Feminist Pedagogy


Social, political, and cultural conditions that contribute to power imbalances

Principal Metaphors

  • Knowledge is … scope of interpretations and actions
  • Knowing is … critical consciousness
  • Learner is … a change agent (individual and/or collective)
  • Learning is … interrogating (the conditions of one’s existence) and participating (in efforts to enact meaningful change)
  • Teaching is … learning alongside (i.e., interrogating and co-participating)




Feminist Pedagogy is a Critical Pedagogy that shares its activist goals around raising consciousness and decentering power, but that generally places more emphasis on interrogating the notion of “essential identity,” analyzing gender norms, respecting difference, fostering teacher–student relationships, formatting content in personally meaningful ways, and seeking resonances across individual and mutual goals. Feminist Pedagogy is aligned with other forms of Critical Pedagogy, including those focused on race, class, ethnicity, post-colonialism, and sexuality.


Criticisms of Feminist Pedagogy are typically similar to those of Critical Pedagogy. In fact, with regard to similarities, perhaps the most commonly voiced concern is that Feminist Pedagogy is not especially distinct from other forms of Critical Pedagogy.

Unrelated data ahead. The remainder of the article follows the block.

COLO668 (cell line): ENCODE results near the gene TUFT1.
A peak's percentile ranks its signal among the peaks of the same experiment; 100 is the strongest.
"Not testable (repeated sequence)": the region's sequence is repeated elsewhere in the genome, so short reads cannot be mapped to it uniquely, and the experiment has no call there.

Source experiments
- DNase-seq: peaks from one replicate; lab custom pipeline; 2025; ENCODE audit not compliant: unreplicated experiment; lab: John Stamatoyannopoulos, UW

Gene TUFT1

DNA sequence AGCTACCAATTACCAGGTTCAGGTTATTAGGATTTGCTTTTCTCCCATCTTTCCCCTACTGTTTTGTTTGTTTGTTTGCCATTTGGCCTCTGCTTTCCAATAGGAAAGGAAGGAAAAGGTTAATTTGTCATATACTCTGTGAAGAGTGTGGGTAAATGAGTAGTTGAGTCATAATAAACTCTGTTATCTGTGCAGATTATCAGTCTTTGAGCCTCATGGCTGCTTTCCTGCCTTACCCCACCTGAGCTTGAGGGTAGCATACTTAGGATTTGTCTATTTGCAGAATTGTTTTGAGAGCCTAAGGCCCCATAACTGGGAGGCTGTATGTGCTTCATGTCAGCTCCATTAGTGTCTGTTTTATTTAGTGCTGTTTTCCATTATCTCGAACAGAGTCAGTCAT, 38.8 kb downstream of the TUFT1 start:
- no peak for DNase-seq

Authors and/or Prominent Influences

Patti Lather; Madeleine Grumet; bell hooks

Status as a Theory of Learning

Feminist Pedagogy is not a theory of learning, as it does not address the complex dynamics of learning.

Status as a Theory of Teaching

Feminist Pedagogy is a theory of teaching that is oriented toward recognizing and taking constructive action against unhealthy power dynamics and other injustices. Teachers are encouraged to learn alongside their students, collectively engaged in critical discussions of entrenched habits of thinking and possible strategies of action.

Status as a Scientific Theory

Feminist Pedagogy does not meet the requirements of a scientific theory. However, it is informed by well-known and empirically grounded Embodiment Discourses and Embeddedness Discourses – including, most prominently, Socio-Cultural Theory.

Map Location

Please cite this article as:
Davis, B., & Francis, K. (2020). “Feminist Pedagogy” in Discourses on Learning in Education. https://learningdiscourses.com.

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